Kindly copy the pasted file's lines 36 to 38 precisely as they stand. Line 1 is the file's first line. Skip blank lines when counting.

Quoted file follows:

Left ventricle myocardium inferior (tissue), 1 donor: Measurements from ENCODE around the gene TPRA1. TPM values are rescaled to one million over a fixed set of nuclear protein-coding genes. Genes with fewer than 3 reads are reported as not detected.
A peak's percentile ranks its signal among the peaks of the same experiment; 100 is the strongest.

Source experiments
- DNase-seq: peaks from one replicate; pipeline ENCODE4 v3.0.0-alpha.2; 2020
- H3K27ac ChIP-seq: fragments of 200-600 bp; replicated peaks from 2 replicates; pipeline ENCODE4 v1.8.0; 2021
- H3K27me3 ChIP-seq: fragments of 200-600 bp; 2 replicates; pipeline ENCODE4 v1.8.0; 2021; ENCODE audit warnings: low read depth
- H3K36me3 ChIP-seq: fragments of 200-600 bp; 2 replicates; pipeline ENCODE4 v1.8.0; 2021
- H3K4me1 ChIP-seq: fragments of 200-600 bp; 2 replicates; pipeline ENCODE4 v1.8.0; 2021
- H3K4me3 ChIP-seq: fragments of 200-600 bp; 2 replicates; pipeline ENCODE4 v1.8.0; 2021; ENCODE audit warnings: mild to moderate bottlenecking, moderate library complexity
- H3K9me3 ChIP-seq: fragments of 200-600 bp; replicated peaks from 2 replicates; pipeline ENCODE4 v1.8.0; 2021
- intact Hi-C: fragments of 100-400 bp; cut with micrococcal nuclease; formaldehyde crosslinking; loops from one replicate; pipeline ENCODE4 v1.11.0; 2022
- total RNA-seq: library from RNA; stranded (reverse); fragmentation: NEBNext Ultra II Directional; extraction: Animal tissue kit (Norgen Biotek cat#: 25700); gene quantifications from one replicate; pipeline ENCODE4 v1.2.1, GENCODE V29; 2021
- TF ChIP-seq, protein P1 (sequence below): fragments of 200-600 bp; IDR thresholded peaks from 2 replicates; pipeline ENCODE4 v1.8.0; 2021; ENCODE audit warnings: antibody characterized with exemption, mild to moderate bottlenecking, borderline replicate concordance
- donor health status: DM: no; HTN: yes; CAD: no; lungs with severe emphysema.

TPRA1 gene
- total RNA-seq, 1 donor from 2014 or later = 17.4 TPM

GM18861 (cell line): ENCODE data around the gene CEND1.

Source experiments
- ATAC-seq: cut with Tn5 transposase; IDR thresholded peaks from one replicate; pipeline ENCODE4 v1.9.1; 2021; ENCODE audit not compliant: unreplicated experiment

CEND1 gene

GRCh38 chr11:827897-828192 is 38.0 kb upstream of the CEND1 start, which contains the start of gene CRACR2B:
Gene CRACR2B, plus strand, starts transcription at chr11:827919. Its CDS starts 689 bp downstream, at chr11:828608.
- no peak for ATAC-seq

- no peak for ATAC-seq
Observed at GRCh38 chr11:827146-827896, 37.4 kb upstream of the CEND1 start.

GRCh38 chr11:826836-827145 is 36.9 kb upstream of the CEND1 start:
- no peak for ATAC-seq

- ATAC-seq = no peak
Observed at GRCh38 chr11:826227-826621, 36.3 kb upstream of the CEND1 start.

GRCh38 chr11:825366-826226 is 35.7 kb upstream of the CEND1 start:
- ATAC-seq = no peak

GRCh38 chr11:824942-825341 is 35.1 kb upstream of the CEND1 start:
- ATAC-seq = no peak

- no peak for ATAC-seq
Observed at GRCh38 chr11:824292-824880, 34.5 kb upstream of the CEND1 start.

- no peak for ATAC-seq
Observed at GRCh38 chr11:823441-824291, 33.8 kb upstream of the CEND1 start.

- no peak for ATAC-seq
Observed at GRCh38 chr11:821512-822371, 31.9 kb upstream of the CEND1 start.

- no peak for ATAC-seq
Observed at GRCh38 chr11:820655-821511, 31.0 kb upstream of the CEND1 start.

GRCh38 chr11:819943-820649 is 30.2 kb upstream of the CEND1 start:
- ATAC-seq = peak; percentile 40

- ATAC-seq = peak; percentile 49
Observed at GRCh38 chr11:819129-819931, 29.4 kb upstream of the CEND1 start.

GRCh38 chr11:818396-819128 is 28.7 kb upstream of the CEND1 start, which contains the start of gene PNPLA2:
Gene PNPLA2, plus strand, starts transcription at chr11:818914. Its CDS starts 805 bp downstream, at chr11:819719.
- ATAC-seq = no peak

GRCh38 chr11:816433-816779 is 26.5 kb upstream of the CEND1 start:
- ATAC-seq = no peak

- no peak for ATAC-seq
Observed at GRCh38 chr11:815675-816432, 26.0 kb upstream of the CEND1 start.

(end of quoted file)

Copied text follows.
- no peak for ATAC-seq
Observed at GRCh38 chr11:823441-824291, 33.8 kb upstream of the CEND1 start.

- no peak for ATAC-seq